Image_3_LbNR-Derived Nitric Oxide Delays Lycium Fruit Coloration by Transcriptionally Modifying Flavonoid Biosynthetic Pathway.pdf (582.83 kB)

Image_3_LbNR-Derived Nitric Oxide Delays Lycium Fruit Coloration by Transcriptionally Modifying Flavonoid Biosynthetic Pathway.pdf

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posted on 13.08.2020, 04:26 by Gen Li, Beibei Qin, Shuodan Li, Yue Yin, Jianhua Zhao, Wei An, Youlong Cao, Zixin Mu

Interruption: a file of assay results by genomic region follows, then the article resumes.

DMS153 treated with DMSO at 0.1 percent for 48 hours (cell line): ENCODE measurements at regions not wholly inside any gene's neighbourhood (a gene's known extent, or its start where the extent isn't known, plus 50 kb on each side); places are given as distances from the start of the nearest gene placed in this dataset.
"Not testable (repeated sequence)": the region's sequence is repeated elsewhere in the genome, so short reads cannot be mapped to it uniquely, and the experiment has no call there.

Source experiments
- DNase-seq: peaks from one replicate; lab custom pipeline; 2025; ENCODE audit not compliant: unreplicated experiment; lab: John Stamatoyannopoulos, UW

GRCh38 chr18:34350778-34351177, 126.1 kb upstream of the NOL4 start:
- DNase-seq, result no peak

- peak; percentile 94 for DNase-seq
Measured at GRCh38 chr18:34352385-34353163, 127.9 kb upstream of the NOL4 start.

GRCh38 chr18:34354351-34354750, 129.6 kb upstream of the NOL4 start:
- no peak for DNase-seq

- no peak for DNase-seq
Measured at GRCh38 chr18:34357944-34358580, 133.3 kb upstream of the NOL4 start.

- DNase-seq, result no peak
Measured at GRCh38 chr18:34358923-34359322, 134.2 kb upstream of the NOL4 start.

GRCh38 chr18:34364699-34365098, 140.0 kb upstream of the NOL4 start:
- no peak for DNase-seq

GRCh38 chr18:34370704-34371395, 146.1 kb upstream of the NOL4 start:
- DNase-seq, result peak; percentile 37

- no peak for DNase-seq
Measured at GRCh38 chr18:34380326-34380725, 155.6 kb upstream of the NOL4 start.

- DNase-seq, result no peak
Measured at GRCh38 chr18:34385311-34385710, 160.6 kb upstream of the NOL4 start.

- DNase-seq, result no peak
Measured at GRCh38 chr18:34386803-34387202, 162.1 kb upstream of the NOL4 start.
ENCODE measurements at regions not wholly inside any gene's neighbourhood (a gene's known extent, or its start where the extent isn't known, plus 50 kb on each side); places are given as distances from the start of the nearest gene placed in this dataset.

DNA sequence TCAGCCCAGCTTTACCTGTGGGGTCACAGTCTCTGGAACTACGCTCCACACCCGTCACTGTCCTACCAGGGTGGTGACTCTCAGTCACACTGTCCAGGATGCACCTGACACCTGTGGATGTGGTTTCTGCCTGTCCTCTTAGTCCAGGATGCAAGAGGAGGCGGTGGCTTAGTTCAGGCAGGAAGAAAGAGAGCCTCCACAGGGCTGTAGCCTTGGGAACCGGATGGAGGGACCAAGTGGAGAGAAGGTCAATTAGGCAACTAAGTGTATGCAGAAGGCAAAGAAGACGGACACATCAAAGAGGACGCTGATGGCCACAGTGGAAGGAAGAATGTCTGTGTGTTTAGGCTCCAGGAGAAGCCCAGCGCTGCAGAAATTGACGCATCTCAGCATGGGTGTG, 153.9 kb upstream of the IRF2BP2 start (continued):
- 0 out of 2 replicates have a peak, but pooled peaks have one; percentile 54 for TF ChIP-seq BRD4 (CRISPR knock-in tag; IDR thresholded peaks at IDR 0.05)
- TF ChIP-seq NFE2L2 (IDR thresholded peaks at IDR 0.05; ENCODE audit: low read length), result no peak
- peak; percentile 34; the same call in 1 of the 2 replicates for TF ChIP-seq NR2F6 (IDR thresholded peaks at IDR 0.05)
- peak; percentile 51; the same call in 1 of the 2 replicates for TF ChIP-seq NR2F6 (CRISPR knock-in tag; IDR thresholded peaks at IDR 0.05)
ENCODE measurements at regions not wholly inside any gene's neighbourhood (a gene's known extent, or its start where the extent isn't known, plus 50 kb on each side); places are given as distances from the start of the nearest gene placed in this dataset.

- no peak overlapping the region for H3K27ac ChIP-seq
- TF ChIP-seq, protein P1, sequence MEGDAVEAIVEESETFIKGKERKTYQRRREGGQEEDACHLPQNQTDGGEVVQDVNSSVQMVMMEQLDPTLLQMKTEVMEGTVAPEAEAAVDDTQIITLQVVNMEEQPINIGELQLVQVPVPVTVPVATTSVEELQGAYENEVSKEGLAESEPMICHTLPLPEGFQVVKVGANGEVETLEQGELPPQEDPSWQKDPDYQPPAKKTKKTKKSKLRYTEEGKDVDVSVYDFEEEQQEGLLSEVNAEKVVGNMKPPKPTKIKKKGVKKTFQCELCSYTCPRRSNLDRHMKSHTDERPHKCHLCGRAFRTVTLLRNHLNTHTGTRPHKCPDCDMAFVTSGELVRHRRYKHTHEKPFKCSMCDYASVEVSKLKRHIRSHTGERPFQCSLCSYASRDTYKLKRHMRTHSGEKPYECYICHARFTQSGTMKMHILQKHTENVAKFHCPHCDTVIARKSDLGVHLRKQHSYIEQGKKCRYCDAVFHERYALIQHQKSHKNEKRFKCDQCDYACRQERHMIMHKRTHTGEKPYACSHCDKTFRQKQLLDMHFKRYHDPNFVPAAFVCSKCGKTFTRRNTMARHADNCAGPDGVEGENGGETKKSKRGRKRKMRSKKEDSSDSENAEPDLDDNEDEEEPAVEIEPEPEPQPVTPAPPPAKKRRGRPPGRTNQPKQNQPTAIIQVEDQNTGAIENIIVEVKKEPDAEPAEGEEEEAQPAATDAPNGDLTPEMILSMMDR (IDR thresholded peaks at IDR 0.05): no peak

Anthocyanin-derived fleshy fruit pigmentation has become an excellent system for studying the regulatory network underlying fruit ripening and quality. The transcriptional control of anthocyanin biosynthesis by MYB–bHLH–WDR complexes has been well established, but the intermediate signals through which the environmental or developmental cues regulate these transcription factors remain poorly understood. Here we found that nitric oxide (NO) production during Lycium fruit ripening decreased progressively presenting a negative relationship with anthocyanins. After cloning of the nitric reductase (NR) gene from Lyciumbarbarum (LbNR) plants, we demonstrated that LbNR-derived NO partially inhibited anthocyanin biosynthesis but enhanced proanthocyanidin (PA) accumulation, and delayed fruit coloration. Application of the NO donor, sodium nitroprusside (SNP), produced a similar effect. The endogenous or exogenous NO downregulated the transcripts both of the regulatory genes and the structural genes that related to anthocyanin biosynthesis, while upregulated both of those genes that related to PA biosynthesis. Given there is a significant negative relationship between the levels of anthocyanins and PAs during Lycium fruit ripening, NO not only inhibited anthocyanin de novo biosynthesis but redirected the flavonoid biosynthetic pathway from anthocyanins to PA production. Two types of LrMYB transcription factors of opposite nature, namely anthocyanin-specific and PA-specific, which belong to the R2R3-MYB subfamily and 1R-MYB subfamily, respectively, were identified from L. ruthenicum fruits. It was further found that NO acts by antagonizing the ABA signaling, a phytohormone we have previously shown playing a positive role in Lycium fruit coloration. Our results provided particularly novel information about NO–ABA–anthocyanin interplay during Lycium fruit development and ripening, which may fill a gap between the developmental cues and the transcriptional regulation of anthocyanin biosynthesis.

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